Here’s an article about how Perseus Books Group is closing down two of its imprints: Carroll & Graf and Thunder’s Mouth Press. The further away I get from my indie-publishing days, the less I can understand how any of them stay afloat. This passage summed up how I tried to see things back then:
“When you see the book world conglomeratizing, it can only mean less diversity of voices,” said Johnny Temple, publisher of Akashic Books, a Brooklyn-based imprint distributed by Perseus. “When I sign up a book, it matters more that I love it than that I’ve identified a good marketing niche for it. That’s the real essence of independent publishing — it’s not a deal, it’s supposed to be a labor of love.”
Then I lost the love.
I hope the founders of those presses got a decent purchase price when they joined up with Avalon Publishing (which was later acquired by Perseus), but I have a feeling that I can see where the “labor of love” part collided with the “good marketing niche” part:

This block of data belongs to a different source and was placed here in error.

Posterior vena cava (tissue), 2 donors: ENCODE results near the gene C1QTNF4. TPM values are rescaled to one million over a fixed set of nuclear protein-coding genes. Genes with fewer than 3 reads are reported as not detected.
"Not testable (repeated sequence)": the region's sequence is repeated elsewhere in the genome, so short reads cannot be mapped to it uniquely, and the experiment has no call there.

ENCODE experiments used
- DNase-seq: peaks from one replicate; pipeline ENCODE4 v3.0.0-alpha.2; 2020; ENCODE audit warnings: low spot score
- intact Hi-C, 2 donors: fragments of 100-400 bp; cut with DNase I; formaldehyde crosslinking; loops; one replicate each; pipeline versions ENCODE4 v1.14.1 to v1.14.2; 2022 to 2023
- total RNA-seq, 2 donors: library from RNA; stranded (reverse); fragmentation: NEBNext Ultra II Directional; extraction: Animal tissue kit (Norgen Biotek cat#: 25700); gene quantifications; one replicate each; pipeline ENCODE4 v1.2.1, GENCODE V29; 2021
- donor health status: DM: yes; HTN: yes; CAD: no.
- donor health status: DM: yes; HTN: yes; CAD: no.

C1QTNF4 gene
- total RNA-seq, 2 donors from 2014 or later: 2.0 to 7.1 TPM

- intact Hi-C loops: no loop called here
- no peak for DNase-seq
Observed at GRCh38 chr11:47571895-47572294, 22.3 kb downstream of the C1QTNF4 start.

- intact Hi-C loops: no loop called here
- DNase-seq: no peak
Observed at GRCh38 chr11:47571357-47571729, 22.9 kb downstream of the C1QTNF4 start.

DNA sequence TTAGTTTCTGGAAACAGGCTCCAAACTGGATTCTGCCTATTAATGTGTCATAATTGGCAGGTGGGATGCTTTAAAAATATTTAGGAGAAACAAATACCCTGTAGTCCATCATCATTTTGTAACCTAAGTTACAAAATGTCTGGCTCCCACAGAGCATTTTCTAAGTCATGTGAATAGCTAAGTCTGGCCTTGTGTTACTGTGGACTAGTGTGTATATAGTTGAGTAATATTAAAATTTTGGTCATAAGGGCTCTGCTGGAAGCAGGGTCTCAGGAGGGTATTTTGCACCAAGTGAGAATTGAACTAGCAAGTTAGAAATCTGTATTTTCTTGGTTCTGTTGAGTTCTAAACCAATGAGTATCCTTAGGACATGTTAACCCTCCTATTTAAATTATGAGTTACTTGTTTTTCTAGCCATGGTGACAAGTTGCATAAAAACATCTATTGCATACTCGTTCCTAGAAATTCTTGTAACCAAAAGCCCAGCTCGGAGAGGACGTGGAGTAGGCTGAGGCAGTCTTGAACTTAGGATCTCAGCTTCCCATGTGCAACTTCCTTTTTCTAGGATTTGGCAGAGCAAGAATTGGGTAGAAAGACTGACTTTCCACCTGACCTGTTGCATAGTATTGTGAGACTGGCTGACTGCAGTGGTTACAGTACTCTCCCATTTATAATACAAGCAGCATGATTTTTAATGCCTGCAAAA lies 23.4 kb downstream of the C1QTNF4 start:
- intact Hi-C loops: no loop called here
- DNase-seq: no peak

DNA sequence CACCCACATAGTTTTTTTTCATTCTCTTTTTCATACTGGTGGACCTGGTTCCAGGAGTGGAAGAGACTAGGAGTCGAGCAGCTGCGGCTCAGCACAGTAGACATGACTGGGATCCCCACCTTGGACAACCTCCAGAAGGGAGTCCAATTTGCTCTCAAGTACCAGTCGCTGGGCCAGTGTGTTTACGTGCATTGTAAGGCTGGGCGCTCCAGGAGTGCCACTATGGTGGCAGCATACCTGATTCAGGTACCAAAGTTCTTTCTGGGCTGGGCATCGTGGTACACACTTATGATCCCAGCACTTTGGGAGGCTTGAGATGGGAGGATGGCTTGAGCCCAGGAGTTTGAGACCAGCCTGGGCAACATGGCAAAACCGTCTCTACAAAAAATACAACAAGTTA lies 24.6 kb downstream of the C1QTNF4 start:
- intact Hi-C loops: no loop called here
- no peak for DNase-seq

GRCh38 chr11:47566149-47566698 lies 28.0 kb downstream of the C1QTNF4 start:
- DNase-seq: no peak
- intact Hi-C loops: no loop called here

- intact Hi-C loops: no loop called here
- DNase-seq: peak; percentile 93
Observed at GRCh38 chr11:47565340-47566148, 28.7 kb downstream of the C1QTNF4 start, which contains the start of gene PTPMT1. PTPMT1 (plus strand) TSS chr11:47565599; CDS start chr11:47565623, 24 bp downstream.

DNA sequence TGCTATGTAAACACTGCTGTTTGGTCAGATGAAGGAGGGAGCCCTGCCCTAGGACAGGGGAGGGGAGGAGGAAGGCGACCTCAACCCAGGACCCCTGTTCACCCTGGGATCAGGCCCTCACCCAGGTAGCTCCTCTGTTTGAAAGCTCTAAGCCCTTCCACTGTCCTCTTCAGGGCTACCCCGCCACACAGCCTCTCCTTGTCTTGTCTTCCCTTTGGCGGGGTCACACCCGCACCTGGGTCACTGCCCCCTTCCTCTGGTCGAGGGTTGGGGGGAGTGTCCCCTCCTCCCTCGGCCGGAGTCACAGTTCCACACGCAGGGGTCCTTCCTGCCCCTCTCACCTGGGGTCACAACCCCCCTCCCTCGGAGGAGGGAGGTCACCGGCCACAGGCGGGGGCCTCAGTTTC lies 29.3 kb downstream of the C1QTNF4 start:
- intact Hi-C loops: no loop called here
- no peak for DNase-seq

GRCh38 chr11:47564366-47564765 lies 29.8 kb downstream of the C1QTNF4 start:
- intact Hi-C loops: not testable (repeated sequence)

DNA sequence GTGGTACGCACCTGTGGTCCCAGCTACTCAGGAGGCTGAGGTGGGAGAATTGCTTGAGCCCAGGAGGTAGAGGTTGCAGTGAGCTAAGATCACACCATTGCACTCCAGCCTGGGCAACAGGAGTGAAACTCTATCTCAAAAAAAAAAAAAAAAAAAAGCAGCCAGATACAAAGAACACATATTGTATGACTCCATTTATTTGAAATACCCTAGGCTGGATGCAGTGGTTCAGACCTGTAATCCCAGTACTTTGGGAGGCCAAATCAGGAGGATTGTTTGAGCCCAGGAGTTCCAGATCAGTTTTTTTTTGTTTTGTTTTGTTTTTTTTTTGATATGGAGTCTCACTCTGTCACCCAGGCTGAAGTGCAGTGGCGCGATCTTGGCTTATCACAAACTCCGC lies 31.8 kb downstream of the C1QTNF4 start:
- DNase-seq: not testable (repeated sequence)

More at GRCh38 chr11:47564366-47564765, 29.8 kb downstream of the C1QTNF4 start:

“At Carroll & Graf, we bridged the gap between small, lesser-known presses and the larger houses when it comes to gay literature,” said Don Weise, a senior editor who is losing his job. “In the four years that I’ve been here, I’ve acquired more than 100 books, and no one has ever told me no, I couldn’t do that. In the book world, that’s unheard of.”
I probably would’ve moved his attribution, along with the “senior editor who is losing his job” part to the end of the paragraph, to make my point.